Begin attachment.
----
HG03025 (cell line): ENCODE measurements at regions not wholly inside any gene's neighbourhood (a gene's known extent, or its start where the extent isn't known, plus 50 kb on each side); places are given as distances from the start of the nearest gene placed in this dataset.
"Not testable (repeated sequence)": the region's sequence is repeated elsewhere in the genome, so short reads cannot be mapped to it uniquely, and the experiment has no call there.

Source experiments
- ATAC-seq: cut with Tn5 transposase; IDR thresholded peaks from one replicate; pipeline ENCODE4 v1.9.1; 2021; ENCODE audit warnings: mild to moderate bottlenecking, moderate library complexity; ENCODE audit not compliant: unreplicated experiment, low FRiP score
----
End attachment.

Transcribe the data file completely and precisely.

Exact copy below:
HG03025 (cell line): ENCODE measurements at regions not wholly inside any gene's neighbourhood (a gene's known extent, or its start where the extent isn't known, plus 50 kb on each side); places are given as distances from the start of the nearest gene placed in this dataset.
"Not testable (repeated sequence)": the region's sequence is repeated elsewhere in the genome, so short reads cannot be mapped to it uniquely, and the experiment has no call there.

Source experiments
- ATAC-seq: cut with Tn5 transposase; IDR thresholded peaks from one replicate; pipeline ENCODE4 v1.9.1; 2021; ENCODE audit warnings: mild to moderate bottlenecking, moderate library complexity; ENCODE audit not compliant: unreplicated experiment, low FRiP score